November 17th, 2012 |
Tags: amiga, apple, computing, patents | Leave a comment
In December 2011, Apple filed for a patent on page-turning animations in software. This patent was granted last week. Now there’s nothing left to keep Apple from suing MicroIllusions into oblivion:
(I’m still trying to discover whether or not Apple has also patented a system and method for ensuring that a user has the map from the original packaging before allowing him to play the game.)
October 22nd, 2009 |
Tags: apple, design, iPhone, nerding, usability | 3 Comments
I’ve had an iPhone for about 16 months now, and I’m pretty happy with every aspect of it that has nothing to do with the wireless carrier. However, some minor complaints are inevitable even in such a well-designed device. Consider, for example, the user interface displayed upon receiving a call. When the phone is asleep, the incoming-call UI looks like this:
To answer the call, you drag the green box from the left side of the phone to the right, just as you would do ordinarily to activate the phone’s screen. However, if your phone is awake — maybe you’re using it when someone called, or you recently put it in your pocket without explicitly putting it to sleep — the interface is different:
Now, years of computer use have conditioned most people to expect the affirmative option on the right in graphical interfaces. But even a few days of iPhone use are sufficient to condition one to drag from left-to-right in order to wake the phone or answer a call. I wonder how often one has send one’s wife straight to voicemail before one develops the necessary reflexes for the more-complex behavior demanded by this pair of interfaces.
August 24th, 2009 |
Tags: apple, iPhone, nerding | Leave a comment
A lot of bits have been spilled recently on Apple’s iPhone app approval process, especially with regard to the not-yet-approved (“rejected,” for all practical purposes) Google Voice application, which drew an FCC investigation of Apple’s practices and an unintentionally-hilarious public response from Apple.
Today, John Gruber links to Real Networks’ announcement that they intend to ship an iPhone client for their Rhapsody music service; note that any concrete app that provides access to a music service probably violates Apple’s iPhone SDK terms in several ways. While I’m sure this announcement is great news for the eight or ten people who use Rhapsody, the interesting part is Gruber’s gloss on the link, in which he suggests that Apple will likely approve the app if it meets technical muster — even though the app probably violates the developer agreement — in order to avoid the appearance of anticompetitive behavior with regard to the iTunes music store.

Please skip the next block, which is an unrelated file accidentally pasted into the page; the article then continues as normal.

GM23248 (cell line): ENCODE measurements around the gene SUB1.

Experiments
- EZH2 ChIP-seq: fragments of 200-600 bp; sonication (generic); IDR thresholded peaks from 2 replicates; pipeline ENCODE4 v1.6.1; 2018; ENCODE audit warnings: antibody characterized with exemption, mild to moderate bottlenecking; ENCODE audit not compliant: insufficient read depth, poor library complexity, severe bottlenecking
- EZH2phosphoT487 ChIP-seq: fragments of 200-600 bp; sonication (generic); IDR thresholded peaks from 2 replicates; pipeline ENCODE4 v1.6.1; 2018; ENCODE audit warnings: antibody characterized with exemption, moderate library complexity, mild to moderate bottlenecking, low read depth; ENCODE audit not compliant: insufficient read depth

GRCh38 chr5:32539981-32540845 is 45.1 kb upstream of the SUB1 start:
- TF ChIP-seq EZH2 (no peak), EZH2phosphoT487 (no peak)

If Gruber is right — and he certainly sounds plausible here — I wonder if there will become a de facto special class of iPhone applications during the review process: those that are potentially-controversial and well-publicized enough to require more careful examination or more flexible approval constraints. (Real probably assumes that this is already the case, or they wouldn’t be taking their case to the court of public opinion by pre-announcing this product before it is available.) Such a policy would certainly minimize Apple’s entanglements with irritable executive-branch agencies, but introducing yet more inconsistency and privileging some applications over others likely wouldn’t serve consumers or developers any better than the current policy.
July 27th, 2009 |
Tags: amazon, apple, business, kindle | 3 Comments
According to the Financial Times, Apple will release a tablet computer this Fall and has been in talks with book publishers to provide content for the device. Jason Kottke glosses this report, speculating about the implications for Amazon:
[I]f it runs apps from the App Store (“yes” seems to be the general consensus), you’ll be able to read books in the Apple tablet format *and* in Amazon’s Kindle format (with the Kindle app), which can’t be happy news for Amazon, hardware-wise.
Kottke’s take assumes that Amazon is more interested in selling Kindles than they are in selling content for Kindles. I don’t believe that could possibly be the case.
Consider that Amazon makes far more money on Kindle content than it ever could on Kindle hardware. (Recall that “Kindle content” means “sets of DRM-enfeebled bits that are free to manufacture, cannot be resold, and list for roughly 80% of the purchase price of physical books that contain the same information.”) Nothing prevents Amazon from releasing a Kindle app optimized for any hypothetical future Apple device. If the Apple book-purchasing workflow is smooth enough to threaten Amazon’s dominance in the retail chain (and it may well be), Amazon need merely add a “search for and purchase books” option to their Kindle app.
June 17th, 2009 |
Tags: apple, iPhone, nerding | Leave a comment
UPDATE: I’m not kidding.
May 7th, 2008 |
Tags: acid, apple, computing, firefox, nerding, web | Leave a comment
Mark Pilgrim on the Mozilla project’s reaction to Firefox’s ACID 3 scores (which are lowest among all browsers not named “Internet Explorer”):
[M]an, you should all be embarrassed with yourselves. But you’re not, so here I am stepping up, publicly being embarrassed on your behalf. No need to thank me.
It’s kind of like losing a board game and then loudly claiming that you weren’t trying anyway.